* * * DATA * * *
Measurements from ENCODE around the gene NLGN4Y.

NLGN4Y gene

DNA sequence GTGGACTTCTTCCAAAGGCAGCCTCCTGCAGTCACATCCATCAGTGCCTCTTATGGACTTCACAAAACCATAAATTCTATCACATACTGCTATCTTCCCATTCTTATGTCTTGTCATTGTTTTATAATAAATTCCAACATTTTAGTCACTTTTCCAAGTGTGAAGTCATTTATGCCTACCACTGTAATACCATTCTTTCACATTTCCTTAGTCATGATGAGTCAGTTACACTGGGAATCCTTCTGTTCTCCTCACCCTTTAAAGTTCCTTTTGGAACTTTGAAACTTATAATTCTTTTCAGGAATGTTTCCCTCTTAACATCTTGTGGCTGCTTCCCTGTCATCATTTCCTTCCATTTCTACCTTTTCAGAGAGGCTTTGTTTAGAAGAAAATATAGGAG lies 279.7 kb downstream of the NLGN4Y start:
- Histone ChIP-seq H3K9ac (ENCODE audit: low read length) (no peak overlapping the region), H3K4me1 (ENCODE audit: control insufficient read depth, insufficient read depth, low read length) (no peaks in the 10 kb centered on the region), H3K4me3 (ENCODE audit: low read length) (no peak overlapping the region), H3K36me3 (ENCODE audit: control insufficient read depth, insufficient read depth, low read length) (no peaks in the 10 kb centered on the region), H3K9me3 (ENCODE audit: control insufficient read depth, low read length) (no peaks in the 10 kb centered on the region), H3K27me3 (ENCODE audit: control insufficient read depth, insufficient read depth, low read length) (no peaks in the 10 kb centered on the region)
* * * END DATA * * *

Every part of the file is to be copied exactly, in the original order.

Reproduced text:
Measurements from ENCODE around the gene NLGN4Y.

NLGN4Y gene

DNA sequence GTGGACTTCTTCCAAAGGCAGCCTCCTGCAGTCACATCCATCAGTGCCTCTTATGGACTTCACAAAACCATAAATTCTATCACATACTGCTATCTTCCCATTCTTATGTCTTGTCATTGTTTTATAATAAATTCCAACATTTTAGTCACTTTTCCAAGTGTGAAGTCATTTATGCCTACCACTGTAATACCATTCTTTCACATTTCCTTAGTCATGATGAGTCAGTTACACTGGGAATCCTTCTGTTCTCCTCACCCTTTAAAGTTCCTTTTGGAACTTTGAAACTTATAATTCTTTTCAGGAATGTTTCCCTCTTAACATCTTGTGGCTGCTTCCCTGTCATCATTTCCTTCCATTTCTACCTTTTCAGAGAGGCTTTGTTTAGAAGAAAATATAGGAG lies 279.7 kb downstream of the NLGN4Y start:
- Histone ChIP-seq H3K9ac (ENCODE audit: low read length) (no peak overlapping the region), H3K4me1 (ENCODE audit: control insufficient read depth, insufficient read depth, low read length) (no peaks in the 10 kb centered on the region), H3K4me3 (ENCODE audit: low read length) (no peak overlapping the region), H3K36me3 (ENCODE audit: control insufficient read depth, insufficient read depth, low read length) (no peaks in the 10 kb centered on the region), H3K9me3 (ENCODE audit: control insufficient read depth, low read length) (no peaks in the 10 kb centered on the region), H3K27me3 (ENCODE audit: control insufficient read depth, insufficient read depth, low read length) (no peaks in the 10 kb centered on the region)